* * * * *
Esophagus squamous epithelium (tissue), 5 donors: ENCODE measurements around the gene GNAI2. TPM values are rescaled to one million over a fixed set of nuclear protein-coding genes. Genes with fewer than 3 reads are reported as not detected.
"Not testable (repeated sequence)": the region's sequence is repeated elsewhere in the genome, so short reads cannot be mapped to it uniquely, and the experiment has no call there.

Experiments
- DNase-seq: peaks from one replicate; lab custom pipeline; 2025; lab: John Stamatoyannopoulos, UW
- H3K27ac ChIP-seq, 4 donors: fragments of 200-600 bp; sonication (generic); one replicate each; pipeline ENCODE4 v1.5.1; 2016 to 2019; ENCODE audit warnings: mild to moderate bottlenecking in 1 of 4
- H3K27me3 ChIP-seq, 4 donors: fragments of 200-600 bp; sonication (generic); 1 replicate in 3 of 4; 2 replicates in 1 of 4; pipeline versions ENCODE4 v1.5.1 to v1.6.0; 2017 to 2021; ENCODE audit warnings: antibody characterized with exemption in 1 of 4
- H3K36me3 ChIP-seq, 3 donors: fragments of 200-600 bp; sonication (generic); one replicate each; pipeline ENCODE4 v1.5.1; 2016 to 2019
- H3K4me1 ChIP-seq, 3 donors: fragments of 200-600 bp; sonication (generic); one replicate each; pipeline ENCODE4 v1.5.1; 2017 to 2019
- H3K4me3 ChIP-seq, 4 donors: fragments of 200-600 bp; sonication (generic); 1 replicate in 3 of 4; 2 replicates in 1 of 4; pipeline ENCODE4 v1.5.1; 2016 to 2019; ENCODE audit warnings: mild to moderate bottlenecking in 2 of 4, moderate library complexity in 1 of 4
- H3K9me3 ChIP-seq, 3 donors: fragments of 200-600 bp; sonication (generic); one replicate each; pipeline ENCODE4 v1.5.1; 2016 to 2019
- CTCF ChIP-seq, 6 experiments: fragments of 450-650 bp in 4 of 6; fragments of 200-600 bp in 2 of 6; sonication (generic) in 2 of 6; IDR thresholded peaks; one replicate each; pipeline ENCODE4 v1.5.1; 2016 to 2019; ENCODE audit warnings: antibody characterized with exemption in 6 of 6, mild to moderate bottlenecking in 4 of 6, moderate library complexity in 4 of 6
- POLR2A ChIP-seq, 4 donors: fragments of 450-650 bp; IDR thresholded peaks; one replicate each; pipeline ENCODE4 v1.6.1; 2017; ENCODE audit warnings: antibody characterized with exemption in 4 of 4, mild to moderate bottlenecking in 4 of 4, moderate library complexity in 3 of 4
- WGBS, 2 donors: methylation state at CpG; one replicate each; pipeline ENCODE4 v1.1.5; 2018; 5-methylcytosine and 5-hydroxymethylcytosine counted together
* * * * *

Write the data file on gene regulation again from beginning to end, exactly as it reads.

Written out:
Esophagus squamous epithelium (tissue), 5 donors: ENCODE measurements around the gene GNAI2. TPM values are rescaled to one million over a fixed set of nuclear protein-coding genes. Genes with fewer than 3 reads are reported as not detected.
"Not testable (repeated sequence)": the region's sequence is repeated elsewhere in the genome, so short reads cannot be mapped to it uniquely, and the experiment has no call there.

Experiments
- DNase-seq: peaks from one replicate; lab custom pipeline; 2025; lab: John Stamatoyannopoulos, UW
- H3K27ac ChIP-seq, 4 donors: fragments of 200-600 bp; sonication (generic); one replicate each; pipeline ENCODE4 v1.5.1; 2016 to 2019; ENCODE audit warnings: mild to moderate bottlenecking in 1 of 4
- H3K27me3 ChIP-seq, 4 donors: fragments of 200-600 bp; sonication (generic); 1 replicate in 3 of 4; 2 replicates in 1 of 4; pipeline versions ENCODE4 v1.5.1 to v1.6.0; 2017 to 2021; ENCODE audit warnings: antibody characterized with exemption in 1 of 4
- H3K36me3 ChIP-seq, 3 donors: fragments of 200-600 bp; sonication (generic); one replicate each; pipeline ENCODE4 v1.5.1; 2016 to 2019
- H3K4me1 ChIP-seq, 3 donors: fragments of 200-600 bp; sonication (generic); one replicate each; pipeline ENCODE4 v1.5.1; 2017 to 2019
- H3K4me3 ChIP-seq, 4 donors: fragments of 200-600 bp; sonication (generic); 1 replicate in 3 of 4; 2 replicates in 1 of 4; pipeline ENCODE4 v1.5.1; 2016 to 2019; ENCODE audit warnings: mild to moderate bottlenecking in 2 of 4, moderate library complexity in 1 of 4
- H3K9me3 ChIP-seq, 3 donors: fragments of 200-600 bp; sonication (generic); one replicate each; pipeline ENCODE4 v1.5.1; 2016 to 2019
- CTCF ChIP-seq, 6 experiments: fragments of 450-650 bp in 4 of 6; fragments of 200-600 bp in 2 of 6; sonication (generic) in 2 of 6; IDR thresholded peaks; one replicate each; pipeline ENCODE4 v1.5.1; 2016 to 2019; ENCODE audit warnings: antibody characterized with exemption in 6 of 6, mild to moderate bottlenecking in 4 of 6, moderate library complexity in 4 of 6
- POLR2A ChIP-seq, 4 donors: fragments of 450-650 bp; IDR thresholded peaks; one replicate each; pipeline ENCODE4 v1.6.1; 2017; ENCODE audit warnings: antibody characterized with exemption in 4 of 4, mild to moderate bottlenecking in 4 of 4, moderate library complexity in 3 of 4
- WGBS, 2 donors: methylation state at CpG; one replicate each; pipeline ENCODE4 v1.1.5; 2018; 5-methylcytosine and 5-hydroxymethylcytosine counted together